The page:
Weight loss is a very personal and inspiring thing, but it’s the way that people react to seeing the new you that can truly send you into a tailspin. That’s exactly what happened to Shonda Rhimes after she shed 150 pounds a few years ago when she recognized how differently she was treated by her peers.
Page Six reports that Shonda Rhimes recounted her weight loss revelations and experiences in response to the newly released memoir Hunger by Roxane Gay, which centers on weight, body image and food. She opened up about how puzzled she was to learn that all of a sudden, she was considered “valuable” all because she lost weight, as if she were viewed as less than before.
The Grey’s Anatomy, Scandal and How to Get Away With Murder creator, went on to state just why it was so hurtful to her as a woman and why she is so much more than her weight or her image in the eyes of others.
“After I lost weight, I discovered that people found me valuable. Worthy of a conversation. A person one could look at. A person one could compliment. A person one could admire. You heard me. I discovered that NOW people saw me as a PERSON, What the hell did they see me as before? … What words did they use to describe me? What value did they put on my presence at a party, a lunch, a discussion? When I was fat, I wasn’t a PERSON to these people. Like I had been the Invisible Woman who suddenly materialized in front of them. Poof! There I am. Thin and ready for a chat.”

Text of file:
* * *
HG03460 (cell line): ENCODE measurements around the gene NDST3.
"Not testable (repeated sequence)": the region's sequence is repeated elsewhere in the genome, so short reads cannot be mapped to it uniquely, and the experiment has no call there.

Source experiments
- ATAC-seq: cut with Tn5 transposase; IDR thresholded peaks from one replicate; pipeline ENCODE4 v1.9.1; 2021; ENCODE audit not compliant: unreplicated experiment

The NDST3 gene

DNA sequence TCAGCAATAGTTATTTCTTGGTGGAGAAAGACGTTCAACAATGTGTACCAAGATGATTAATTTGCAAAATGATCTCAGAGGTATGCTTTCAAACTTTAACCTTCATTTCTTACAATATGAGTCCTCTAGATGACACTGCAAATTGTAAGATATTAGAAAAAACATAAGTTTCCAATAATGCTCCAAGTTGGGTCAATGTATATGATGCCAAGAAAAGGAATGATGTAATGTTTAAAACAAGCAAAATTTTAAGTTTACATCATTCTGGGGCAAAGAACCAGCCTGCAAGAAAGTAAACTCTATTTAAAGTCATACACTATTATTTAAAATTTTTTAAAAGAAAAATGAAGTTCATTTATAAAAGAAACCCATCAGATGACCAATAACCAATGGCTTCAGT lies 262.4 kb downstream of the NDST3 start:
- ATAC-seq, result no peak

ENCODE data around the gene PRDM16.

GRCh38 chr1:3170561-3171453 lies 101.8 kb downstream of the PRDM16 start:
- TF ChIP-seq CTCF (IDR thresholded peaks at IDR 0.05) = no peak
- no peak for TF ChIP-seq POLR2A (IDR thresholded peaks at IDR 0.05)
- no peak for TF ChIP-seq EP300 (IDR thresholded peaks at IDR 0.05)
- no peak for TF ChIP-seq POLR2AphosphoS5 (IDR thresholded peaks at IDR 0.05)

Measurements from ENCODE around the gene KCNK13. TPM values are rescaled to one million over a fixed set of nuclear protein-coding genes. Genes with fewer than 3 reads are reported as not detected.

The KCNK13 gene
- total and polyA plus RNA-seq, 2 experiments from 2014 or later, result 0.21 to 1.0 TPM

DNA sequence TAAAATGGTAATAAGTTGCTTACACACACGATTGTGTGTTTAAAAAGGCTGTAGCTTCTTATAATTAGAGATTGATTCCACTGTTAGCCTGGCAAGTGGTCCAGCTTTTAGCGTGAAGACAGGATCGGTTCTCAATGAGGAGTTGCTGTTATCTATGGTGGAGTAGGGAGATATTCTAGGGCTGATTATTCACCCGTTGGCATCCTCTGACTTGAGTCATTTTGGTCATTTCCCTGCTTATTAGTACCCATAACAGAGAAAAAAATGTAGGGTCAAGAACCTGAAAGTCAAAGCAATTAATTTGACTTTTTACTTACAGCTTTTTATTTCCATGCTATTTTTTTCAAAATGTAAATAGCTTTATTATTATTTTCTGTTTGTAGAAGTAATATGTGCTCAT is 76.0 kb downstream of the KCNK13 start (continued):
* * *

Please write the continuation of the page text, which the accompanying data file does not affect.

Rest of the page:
She continued her sentiments, pointing out how others suddenly felt comfortable around her and bestowed compliments on her appearance that they never had before. She states, “Women gushed anyway. And men? They spoke to me. THEY SPOKE TO ME. Like stood still and had long conversations with me about things,” the award-winning producer said. “It was disconcerting. But even more disconcerting was that all these people suddenly felt completely comfortable talking to me about my body. Telling me I looked ‘pretty’ or that they were ‘proud of me’ or that ‘wow, you are so hot now’ or ‘you look amazing!’”
Rhimes ended her feelings on her weight loss and others’ response to it on a very simple yet poignant note, saying “being thinner doesn’t make you a different person. It just makes you thinner.” If only more people understood this before they made snap judgements about the bodies of others, we would all be better off.
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